4) How can providers help to empower you, the patient?
“Providers who are willing to learn about a disease are great! I am so open and trusting of doctors who can admit they may not know about something but want to learn about it. It’s important that providers listen to me and don’t assume that I am faking. I read somewhere that “it is hard work being a credible patient.” I may not look disabled, but it is important for providers to not assume how I feel just based on how put-together I may look that day. When I was a nurse, I’ll admit that I may have done this to others, but you need to check your assumptions about how a patient may express extreme pain. My go-to coping mechanism is usually to be jovial and joke, but for a doctor to assume that because I am doing this, I don’t have extreme pain is something they need to question. It is best when a provider can come up with a game plan with patients and help them look for programs based on their needs.
Being sick is a lot of work! I make multiple phone calls to doctors and insurances daily and their ability or willingness to take some of it off my shoulders is so valuable. Even expressing interest or care can help so much. I accept my condition has progressed to a certain point, but I can also want a better quality of life. The goal of “curing” me isn’t attainable, but a better quality of life is with the right tool and access. Any healthcare worker who is willing to help research options in costs, therapies, and modifications for everyday life is so helpful.”
5) How do you empower others with disabilities?
“I love just being able to have an open door for people. If I can help someone with recommendations or tell someone they are not alone, I can make meaningful connections with others in my situation. Being open to me is about acceptance and creating a new life for yourself, even if it won’t look the same as it did before. It took me a long time to be able to reassure myself and others that acceptance of your limitations is not the same as not advocating for yourself and proper treatment. Both things are extremely important. All of these have been very helpful in forming a community.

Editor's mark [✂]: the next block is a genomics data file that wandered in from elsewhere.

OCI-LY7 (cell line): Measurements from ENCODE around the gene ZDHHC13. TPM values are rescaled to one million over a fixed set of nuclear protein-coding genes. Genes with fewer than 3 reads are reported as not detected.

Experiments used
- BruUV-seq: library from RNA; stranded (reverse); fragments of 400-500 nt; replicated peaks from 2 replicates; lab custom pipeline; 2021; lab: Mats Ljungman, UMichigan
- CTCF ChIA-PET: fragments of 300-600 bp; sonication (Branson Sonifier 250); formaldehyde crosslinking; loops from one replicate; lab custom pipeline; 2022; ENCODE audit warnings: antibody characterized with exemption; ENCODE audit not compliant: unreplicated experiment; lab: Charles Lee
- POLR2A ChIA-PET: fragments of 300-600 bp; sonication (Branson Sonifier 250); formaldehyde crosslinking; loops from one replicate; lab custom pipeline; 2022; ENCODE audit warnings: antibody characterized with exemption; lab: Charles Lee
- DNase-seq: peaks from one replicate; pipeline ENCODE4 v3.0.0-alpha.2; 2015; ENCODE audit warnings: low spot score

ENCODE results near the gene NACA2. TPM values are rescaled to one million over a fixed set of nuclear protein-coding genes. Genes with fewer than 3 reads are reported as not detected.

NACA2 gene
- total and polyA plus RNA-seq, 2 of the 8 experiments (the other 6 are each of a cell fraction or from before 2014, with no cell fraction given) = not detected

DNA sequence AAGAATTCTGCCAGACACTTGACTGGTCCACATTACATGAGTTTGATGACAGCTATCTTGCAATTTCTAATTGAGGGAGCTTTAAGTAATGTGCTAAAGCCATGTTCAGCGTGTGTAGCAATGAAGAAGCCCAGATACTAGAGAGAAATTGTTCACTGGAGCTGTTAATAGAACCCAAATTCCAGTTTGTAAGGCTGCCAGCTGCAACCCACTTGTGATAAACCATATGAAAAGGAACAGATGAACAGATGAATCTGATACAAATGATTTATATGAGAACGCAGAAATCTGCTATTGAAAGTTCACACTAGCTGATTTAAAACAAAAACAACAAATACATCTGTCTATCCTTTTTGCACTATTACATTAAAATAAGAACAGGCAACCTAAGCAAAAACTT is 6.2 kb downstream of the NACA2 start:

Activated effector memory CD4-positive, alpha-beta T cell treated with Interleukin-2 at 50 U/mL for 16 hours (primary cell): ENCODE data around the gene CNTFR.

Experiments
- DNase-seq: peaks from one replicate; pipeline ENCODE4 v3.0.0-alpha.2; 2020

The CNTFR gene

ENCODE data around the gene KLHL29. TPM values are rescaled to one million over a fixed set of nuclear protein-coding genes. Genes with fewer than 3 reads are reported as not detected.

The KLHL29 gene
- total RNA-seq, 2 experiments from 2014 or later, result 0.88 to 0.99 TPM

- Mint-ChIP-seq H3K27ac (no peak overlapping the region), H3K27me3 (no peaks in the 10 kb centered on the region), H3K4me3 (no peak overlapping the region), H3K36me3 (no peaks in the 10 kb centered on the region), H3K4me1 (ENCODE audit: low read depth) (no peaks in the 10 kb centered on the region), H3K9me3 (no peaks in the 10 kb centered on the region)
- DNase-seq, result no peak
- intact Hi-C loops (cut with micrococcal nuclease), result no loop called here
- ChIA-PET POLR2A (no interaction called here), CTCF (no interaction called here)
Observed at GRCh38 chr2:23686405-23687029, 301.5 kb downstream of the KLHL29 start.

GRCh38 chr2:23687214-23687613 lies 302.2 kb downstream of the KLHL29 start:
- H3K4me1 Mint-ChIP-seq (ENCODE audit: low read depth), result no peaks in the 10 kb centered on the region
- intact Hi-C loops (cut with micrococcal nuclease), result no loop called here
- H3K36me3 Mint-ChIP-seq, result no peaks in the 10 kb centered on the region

I’ve met other disabled models and we can express a common experience and community through our art. It’s also nice to know that they may also need some recuperation time after a shoot and it’s something we can bond over. In modeling, my body is my choice and I can make art with the same disabled body and it’s a very empowering thing to do. In my poetry, I have been able to connect with other disabled poets. My writing, even if unintentionally, is informed by my experiences with disability and pain. Connecting with others on a basic level through writing, sometimes leads others to ask questions about my work and they may ask what it is like living with chronic pain or being denied certain civil rights as a disabled person. I also run a theatre company with my partner, and since COVID we have been talking about how to make the company and productions more accessible to disabled artists and patrons. In addition, we have talked about how we can support marginalized people through who we involve in a production and what we decide to direct. Getting back into acting was so helpful because I could be creative and collaborate in a different world with others and it helps distract me from pain. Sometimes I even memorize a monologue just to keep me distracted! This outside the box thinking with Zoom theatre has also been a great way to include more disabled artists and empower them through storytelling. It is just one way to make art more accessible to those who are disabled.”